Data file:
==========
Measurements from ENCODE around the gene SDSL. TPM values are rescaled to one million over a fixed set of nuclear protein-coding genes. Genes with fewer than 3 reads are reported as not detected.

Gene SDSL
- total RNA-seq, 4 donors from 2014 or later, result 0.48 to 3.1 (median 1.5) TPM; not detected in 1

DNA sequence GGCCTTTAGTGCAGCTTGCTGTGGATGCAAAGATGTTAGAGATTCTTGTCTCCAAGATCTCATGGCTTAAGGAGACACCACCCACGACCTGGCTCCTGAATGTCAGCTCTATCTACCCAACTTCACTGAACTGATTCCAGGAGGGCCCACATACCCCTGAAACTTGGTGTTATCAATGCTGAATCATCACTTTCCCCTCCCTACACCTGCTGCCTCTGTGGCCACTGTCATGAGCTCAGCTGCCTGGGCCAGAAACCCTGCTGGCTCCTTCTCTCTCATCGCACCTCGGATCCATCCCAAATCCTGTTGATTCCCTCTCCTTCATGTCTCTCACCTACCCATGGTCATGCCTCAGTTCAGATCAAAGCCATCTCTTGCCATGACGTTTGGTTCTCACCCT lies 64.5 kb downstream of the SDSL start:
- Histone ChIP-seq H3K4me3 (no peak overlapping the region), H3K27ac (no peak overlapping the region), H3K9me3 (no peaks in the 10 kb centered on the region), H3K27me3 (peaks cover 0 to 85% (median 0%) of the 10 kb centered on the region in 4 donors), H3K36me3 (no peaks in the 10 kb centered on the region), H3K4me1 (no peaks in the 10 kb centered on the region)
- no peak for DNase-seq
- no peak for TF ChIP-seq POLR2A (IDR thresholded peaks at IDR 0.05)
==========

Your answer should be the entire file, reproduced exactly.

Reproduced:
Measurements from ENCODE around the gene SDSL. TPM values are rescaled to one million over a fixed set of nuclear protein-coding genes. Genes with fewer than 3 reads are reported as not detected.

Gene SDSL
- total RNA-seq, 4 donors from 2014 or later, result 0.48 to 3.1 (median 1.5) TPM; not detected in 1

DNA sequence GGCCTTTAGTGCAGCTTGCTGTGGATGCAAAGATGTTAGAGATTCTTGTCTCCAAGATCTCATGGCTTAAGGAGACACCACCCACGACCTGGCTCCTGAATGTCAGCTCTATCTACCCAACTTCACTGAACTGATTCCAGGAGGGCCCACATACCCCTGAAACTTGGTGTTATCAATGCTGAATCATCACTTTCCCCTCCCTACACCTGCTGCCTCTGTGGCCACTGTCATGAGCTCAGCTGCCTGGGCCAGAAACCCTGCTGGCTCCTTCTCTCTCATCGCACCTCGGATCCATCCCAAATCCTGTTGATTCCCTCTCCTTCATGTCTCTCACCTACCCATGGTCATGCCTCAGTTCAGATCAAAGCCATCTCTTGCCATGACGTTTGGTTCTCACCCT lies 64.5 kb downstream of the SDSL start:
- Histone ChIP-seq H3K4me3 (no peak overlapping the region), H3K27ac (no peak overlapping the region), H3K9me3 (no peaks in the 10 kb centered on the region), H3K27me3 (peaks cover 0 to 85% (median 0%) of the 10 kb centered on the region in 4 donors), H3K36me3 (no peaks in the 10 kb centered on the region), H3K4me1 (no peaks in the 10 kb centered on the region)
- no peak for DNase-seq
- no peak for TF ChIP-seq POLR2A (IDR thresholded peaks at IDR 0.05)